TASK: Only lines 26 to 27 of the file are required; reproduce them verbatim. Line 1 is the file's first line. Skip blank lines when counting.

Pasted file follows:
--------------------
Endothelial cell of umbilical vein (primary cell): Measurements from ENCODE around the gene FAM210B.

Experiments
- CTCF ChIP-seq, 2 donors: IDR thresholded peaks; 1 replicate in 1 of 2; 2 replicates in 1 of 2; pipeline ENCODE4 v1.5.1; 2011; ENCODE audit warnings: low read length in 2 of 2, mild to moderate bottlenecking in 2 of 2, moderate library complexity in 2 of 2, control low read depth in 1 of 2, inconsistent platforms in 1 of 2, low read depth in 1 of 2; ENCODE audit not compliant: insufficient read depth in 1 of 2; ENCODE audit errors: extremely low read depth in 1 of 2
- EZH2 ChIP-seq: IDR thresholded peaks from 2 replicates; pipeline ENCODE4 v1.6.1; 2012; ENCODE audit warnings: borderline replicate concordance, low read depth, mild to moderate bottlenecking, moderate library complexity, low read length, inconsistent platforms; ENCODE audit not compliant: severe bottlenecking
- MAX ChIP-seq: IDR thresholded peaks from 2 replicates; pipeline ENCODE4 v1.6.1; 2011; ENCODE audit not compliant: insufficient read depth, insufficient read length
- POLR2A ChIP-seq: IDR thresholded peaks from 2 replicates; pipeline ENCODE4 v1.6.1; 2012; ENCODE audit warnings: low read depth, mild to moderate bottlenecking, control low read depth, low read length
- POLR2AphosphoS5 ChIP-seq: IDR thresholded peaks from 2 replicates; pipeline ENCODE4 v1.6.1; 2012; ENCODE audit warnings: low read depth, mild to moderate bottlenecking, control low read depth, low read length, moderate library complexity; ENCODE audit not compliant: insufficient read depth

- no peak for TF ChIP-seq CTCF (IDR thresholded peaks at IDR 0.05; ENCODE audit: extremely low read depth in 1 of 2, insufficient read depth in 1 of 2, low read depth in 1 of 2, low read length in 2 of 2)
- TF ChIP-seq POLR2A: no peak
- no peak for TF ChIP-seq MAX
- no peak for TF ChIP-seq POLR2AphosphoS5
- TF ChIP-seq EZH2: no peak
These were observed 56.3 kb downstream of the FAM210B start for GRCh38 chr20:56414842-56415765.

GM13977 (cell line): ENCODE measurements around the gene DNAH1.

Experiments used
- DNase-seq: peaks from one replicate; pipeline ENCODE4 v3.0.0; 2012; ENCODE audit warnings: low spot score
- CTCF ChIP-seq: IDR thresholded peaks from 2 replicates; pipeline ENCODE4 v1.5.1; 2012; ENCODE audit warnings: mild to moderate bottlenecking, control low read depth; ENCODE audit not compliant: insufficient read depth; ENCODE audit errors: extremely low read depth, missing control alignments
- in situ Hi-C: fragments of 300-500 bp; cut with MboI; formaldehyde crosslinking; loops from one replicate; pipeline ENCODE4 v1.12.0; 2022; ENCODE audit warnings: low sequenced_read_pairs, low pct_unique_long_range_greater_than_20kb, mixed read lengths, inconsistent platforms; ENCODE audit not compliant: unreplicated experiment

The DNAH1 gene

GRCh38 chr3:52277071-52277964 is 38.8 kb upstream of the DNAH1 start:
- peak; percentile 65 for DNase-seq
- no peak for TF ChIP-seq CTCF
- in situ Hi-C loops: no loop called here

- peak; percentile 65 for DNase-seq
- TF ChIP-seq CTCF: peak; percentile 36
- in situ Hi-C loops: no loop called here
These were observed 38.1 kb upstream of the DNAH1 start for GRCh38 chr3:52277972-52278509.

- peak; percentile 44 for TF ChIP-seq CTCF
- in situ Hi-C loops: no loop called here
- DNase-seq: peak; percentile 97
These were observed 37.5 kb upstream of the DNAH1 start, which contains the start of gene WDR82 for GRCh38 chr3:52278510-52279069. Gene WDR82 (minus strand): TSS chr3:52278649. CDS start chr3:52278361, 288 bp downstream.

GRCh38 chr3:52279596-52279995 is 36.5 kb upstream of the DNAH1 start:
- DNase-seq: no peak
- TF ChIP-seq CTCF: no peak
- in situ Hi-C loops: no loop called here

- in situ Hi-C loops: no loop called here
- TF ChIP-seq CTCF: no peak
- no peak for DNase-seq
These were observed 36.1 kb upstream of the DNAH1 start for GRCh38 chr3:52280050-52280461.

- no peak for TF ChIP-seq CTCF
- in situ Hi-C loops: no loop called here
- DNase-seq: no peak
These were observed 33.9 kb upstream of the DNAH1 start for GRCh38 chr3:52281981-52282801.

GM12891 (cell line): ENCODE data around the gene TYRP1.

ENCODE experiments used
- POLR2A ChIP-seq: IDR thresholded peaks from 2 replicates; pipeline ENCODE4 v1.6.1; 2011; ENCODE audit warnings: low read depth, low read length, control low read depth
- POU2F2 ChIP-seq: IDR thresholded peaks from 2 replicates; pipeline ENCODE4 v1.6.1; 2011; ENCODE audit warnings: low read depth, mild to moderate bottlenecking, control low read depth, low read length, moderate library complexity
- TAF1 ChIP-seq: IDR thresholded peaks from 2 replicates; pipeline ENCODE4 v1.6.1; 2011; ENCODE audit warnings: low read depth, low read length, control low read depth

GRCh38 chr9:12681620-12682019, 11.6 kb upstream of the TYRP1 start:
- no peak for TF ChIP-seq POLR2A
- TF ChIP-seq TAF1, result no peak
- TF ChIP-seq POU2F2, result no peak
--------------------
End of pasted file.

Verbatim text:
- in situ Hi-C loops: no loop called here
These were observed 38.1 kb upstream of the DNAH1 start for GRCh38 chr3:52277972-52278509.